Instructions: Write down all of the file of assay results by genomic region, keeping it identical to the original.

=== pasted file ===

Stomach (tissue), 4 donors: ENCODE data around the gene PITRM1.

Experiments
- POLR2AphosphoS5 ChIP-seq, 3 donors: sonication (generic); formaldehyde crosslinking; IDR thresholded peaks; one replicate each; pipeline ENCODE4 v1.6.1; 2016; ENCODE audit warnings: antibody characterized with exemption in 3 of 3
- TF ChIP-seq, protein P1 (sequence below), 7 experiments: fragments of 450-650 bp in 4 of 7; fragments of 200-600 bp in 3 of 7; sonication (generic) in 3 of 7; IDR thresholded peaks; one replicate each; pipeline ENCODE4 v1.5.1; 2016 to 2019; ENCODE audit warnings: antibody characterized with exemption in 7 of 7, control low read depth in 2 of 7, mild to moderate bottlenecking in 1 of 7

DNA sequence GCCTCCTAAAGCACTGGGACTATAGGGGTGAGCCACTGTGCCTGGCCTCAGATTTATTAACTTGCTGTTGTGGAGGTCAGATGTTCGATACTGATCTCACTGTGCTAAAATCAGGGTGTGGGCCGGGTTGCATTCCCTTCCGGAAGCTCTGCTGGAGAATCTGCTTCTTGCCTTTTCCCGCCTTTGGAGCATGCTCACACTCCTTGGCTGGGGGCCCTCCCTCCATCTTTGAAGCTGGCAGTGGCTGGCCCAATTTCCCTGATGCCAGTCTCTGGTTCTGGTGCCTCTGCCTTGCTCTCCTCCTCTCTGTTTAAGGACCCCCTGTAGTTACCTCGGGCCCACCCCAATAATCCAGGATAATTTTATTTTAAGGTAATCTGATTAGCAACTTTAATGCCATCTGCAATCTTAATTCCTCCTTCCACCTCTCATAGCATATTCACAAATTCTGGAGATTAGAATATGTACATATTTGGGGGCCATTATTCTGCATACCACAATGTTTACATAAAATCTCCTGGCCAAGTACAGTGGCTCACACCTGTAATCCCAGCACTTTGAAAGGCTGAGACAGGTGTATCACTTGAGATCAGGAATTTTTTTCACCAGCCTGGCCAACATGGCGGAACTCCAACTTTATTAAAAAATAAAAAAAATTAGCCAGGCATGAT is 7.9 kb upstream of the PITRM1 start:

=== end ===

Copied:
Stomach (tissue), 4 donors: ENCODE data around the gene PITRM1.

Experiments
- POLR2AphosphoS5 ChIP-seq, 3 donors: sonication (generic); formaldehyde crosslinking; IDR thresholded peaks; one replicate each; pipeline ENCODE4 v1.6.1; 2016; ENCODE audit warnings: antibody characterized with exemption in 3 of 3
- TF ChIP-seq, protein P1 (sequence below), 7 experiments: fragments of 450-650 bp in 4 of 7; fragments of 200-600 bp in 3 of 7; sonication (generic) in 3 of 7; IDR thresholded peaks; one replicate each; pipeline ENCODE4 v1.5.1; 2016 to 2019; ENCODE audit warnings: antibody characterized with exemption in 7 of 7, control low read depth in 2 of 7, mild to moderate bottlenecking in 1 of 7

DNA sequence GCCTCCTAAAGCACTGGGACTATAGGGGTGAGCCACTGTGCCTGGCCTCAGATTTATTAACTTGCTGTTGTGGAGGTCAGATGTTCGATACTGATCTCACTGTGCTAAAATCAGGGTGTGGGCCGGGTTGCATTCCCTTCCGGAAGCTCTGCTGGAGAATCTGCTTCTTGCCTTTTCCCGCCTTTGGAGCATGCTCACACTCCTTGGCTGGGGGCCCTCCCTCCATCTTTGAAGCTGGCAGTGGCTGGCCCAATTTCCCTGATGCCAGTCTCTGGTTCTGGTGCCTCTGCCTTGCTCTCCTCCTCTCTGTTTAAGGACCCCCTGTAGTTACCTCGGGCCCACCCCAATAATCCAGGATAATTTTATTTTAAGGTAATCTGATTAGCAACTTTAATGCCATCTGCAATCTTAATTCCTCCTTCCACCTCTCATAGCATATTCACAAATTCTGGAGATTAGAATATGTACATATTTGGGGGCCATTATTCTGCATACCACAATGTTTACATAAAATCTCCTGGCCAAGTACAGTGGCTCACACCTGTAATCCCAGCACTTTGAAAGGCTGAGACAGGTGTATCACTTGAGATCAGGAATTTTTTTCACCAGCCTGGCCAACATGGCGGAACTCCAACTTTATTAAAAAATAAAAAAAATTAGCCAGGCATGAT is 7.9 kb upstream of the PITRM1 start: